How’s That Recession Coming?

Pretty good if you ask me. Most economic indicators this year have moved relentlessly in the direction of recession, and now the Cass Freight Index is saying a US recession may start in the 3rd quarter, fitting up nicely to my prediction that we would be entering recession this summer.

Cass comes on board

The Cass Freight Index is one of the most robust proxies for the US and global economies there is. If freight isn’t moving, the economy is dying. As Cass says, their’s is a simple, fundamental approach to encapsulating the economy:

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Bubble Bubba Isn’t Doing Fine Anymore

Let’s take a look at how the average consumer is doing. I’ll call this typical consumer “Bubba” because I just read an article that claimed “Bubba’s doing better today than at any time since before the Korean War.” It disgusted me because I found it to be such a disingenuous set of lies wrapped in half-truths, all contrived to pacify the trickle-down peasants as that philosophy continues to short-change the middle class with its fake promise.

First of all, who cares about how Bubba was doing before the Korean War? That’s going back an awful long time to find a day the present could beat. It’s before my days, and I’m a grampa now. If you have to look back that far to find a time when Bubba wasn’t doing as “well” as he is today, you’re chasing a false narrative because working-class Bubba wasn’t even alive back then. Those pre-Korean-war Bubbas retired long ago, and frankly they are much better off today in retirement than today’s working Bubba.

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US City With Highest Min Wage Signals a ‘Tipping Point,’ Businesses Uncertain on How They’ll ‘Survive It’

The continued hike in the minimum wage in one California city — which has the highest in the U.S. — has local business owners worried.

The city of Emeryville, California, garnered the title of being the highest minimum wage city in the United States when the city saw a minimum wage hike in July from $15 to $16.30, according to The Wall Street Journal. Due to the city’s high cost of living in the Bay Area region, supporters of the wage hike saw it necessary.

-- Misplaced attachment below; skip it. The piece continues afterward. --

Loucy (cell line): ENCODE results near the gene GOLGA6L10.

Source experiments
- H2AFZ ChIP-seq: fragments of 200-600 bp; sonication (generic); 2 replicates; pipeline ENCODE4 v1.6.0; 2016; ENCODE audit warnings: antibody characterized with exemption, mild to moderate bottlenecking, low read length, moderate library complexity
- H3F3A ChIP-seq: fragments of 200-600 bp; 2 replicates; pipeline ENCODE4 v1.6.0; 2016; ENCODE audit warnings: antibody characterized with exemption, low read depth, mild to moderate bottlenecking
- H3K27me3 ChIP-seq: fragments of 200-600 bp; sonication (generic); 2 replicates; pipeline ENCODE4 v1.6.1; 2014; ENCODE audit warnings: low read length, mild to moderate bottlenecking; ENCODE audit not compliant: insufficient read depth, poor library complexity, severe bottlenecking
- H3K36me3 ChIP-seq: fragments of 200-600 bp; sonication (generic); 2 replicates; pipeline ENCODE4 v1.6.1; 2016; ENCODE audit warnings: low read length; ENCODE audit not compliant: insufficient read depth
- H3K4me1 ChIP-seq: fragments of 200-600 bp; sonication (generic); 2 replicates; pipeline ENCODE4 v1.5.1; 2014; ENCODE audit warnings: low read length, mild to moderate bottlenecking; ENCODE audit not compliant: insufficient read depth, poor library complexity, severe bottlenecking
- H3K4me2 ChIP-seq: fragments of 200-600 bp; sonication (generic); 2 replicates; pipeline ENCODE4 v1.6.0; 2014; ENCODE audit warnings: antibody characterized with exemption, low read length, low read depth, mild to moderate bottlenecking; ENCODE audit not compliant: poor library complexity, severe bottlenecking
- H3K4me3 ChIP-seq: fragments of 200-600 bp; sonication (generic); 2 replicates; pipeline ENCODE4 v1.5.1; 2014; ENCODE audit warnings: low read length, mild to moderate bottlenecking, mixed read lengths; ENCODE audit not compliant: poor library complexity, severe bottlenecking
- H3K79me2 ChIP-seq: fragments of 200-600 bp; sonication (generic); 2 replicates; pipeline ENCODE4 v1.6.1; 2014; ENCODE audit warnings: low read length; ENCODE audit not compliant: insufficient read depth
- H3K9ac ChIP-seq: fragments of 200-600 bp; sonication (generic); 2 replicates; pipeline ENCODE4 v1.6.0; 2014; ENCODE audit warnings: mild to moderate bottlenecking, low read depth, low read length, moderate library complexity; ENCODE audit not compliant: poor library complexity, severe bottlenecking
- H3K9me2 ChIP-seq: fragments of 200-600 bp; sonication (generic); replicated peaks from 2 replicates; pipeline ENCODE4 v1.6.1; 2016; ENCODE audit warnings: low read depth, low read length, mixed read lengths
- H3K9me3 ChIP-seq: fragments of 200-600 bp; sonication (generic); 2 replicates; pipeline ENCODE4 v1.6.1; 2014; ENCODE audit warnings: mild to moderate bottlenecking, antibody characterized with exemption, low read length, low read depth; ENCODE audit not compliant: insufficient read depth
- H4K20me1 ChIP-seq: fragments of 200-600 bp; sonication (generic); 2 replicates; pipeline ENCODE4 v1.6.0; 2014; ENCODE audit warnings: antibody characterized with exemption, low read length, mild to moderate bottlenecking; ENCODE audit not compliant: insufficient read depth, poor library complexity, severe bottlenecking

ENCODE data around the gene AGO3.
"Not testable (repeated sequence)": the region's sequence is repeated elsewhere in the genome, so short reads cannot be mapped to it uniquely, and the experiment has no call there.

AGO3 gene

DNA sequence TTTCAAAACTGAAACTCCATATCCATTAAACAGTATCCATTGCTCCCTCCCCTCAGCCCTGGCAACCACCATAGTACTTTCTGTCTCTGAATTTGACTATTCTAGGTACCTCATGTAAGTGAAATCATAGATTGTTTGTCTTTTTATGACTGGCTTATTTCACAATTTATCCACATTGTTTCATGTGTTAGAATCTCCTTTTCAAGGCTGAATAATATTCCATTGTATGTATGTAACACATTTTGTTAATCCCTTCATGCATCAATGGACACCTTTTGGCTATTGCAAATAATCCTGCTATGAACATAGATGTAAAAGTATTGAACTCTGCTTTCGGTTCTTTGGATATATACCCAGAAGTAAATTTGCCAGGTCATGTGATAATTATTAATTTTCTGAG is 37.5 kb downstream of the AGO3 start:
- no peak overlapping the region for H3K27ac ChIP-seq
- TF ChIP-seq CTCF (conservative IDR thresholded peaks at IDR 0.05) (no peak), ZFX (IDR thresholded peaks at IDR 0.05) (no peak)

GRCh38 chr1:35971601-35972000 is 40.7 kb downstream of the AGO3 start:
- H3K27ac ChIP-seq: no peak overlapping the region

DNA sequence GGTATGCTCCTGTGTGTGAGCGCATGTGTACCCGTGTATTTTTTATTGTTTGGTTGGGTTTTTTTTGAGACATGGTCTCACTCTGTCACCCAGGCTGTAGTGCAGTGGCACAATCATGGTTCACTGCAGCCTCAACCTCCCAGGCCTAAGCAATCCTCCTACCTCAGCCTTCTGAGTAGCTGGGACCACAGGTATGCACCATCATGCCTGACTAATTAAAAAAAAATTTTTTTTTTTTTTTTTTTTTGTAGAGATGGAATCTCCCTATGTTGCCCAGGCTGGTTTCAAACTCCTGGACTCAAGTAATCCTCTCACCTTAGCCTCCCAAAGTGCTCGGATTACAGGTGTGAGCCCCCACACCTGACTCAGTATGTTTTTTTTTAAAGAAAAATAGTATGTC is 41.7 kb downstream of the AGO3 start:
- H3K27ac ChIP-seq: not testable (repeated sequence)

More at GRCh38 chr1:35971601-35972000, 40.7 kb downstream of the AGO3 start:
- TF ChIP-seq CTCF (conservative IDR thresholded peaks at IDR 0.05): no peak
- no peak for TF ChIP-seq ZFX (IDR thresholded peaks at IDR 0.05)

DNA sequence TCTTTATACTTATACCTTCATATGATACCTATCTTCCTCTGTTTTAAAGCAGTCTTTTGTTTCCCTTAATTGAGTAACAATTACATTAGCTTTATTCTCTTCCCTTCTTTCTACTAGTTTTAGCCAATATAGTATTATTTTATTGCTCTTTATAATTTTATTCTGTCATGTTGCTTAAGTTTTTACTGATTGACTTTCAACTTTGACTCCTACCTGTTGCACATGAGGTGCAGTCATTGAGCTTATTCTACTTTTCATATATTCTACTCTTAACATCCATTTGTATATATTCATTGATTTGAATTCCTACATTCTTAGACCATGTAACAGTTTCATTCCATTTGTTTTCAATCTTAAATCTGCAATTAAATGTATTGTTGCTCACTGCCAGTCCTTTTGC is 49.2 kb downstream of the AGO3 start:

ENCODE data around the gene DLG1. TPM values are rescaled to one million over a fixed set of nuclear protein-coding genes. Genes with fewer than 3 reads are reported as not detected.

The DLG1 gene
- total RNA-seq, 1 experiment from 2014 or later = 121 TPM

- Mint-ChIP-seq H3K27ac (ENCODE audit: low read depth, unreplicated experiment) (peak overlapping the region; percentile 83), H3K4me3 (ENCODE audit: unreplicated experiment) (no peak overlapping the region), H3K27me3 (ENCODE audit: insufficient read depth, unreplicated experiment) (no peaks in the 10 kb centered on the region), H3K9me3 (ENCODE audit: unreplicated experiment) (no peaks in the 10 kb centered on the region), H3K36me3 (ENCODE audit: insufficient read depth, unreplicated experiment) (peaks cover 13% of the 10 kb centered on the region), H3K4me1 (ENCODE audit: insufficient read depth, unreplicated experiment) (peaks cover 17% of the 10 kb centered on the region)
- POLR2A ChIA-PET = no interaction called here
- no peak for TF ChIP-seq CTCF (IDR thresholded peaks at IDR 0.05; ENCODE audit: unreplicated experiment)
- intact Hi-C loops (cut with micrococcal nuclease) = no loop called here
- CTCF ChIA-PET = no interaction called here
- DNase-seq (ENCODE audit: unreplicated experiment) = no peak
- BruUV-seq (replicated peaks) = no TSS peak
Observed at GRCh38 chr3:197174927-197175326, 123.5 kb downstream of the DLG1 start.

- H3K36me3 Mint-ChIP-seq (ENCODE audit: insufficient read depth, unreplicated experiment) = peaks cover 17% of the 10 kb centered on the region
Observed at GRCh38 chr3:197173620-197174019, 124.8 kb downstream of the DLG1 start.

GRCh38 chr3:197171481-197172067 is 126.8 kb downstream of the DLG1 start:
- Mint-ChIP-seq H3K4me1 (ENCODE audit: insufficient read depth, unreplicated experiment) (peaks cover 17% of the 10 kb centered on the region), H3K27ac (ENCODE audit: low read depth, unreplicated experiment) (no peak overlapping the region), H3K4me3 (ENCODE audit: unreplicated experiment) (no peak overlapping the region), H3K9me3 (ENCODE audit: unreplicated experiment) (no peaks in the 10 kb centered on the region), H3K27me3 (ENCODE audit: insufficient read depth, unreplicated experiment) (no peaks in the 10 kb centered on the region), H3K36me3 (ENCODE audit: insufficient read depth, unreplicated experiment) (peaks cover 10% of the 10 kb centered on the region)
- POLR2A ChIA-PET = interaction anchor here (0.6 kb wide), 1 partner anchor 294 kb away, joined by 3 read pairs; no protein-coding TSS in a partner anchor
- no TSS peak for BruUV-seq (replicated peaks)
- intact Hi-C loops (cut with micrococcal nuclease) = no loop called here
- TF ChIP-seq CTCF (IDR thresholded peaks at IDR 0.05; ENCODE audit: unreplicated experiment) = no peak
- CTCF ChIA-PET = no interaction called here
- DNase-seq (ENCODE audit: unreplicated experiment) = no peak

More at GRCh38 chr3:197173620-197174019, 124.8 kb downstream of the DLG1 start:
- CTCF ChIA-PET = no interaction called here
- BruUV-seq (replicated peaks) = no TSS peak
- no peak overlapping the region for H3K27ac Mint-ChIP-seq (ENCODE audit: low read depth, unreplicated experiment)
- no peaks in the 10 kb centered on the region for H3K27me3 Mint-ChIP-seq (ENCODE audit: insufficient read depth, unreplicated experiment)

Thomas White/Reuters

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Deutsche Bank Starts Cutting 18,000 Jobs in $8.3 Billion Reinvention

By Thomson Reuters – Re-Blogged From Newsmax

Deutsche Bank laid off staff in Asia on Monday as it began cutting 18,000 jobs as part of a 7.4 billion euro ($8.3 billion) “reinvention” set to tip Germany’s largest lender into yet another annual loss.

In a retreat from a long-held ambition to make its struggling investment bank, which employs 38,000 people, a force on Wall Street, Deutsche Bank said on Sunday it would scrap its global equities operations and cut some in fixed income.

Deutsche Bank Starts Cutting 18,000 Jobs in $8.3 Billion Reinvention

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America’s Elderly Are Twice as Likely to Work Now Than in 1985

By Bloomberg – Re-Blogged From Newsmax

Just as single-income families began to vanish in the last century, many of America’s elderly are now forgoing retirement for the same reason: They don’t have enough money.

Rickety social safety nets, inadequate retirement savings plans and sky high health-care costs are all conspiring to make the concept of leaving the workforce something to be more feared than desired.

For the first time in 57 years, the participation rate in the labor force of retirement-age workers has cracked the 20 percent mark, according to a new report from money manager United Income.

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Will The Fed Cut Its Interest Rate Forecast

By Arkadiusz Sieroń – Re-Blogged From Gold Eagle

Some important pieces of the US economic reports, including the latest nonfarm payrolls, have disappointed recently. May indicators (including the leading ones) have hit a soft patch it seems. Will that push the Fed to downgrade its dot-plot or fine-tune the monetary policy mix anyhow? Can gold jump in reaction to the Wednesday’s FOMC policy meeting?

February Payrolls Disappoint

U.S. nonfarm payrolls plunged in February, falling way short of expectations. The economy added just 20,000 jobs last month, following a rise of 311,000 in January (after an upward revision) and significantly below 172,000 forecasted by the economists. The number was the smallest increase since September 2017, as one can see in the chart below. On an annual basis, the pace of job creation increased slightly last month to 1.8 percent.

Chart 1: Monthly changes in employment gains (red bars, in thousands of persons) from February 2014 to February 2019

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More Evidence That The Bears Have It Dead Right

By David Haggith – Re-Blogged From The Great Recession Blog

In my last article, “The Bears Have it Right: Economy went Polar Opposite of Bullish Predictions,” I laid out my first prediction for 2019 — a recession by summer. I don’t want the following revelations and facts that I have since come across to get lost in comments I recently posted to that article, so I’m bringing them all together here.

How bad was 2018?

The Wall Street Journal just said it was “one of Buffett’s worst years ever.

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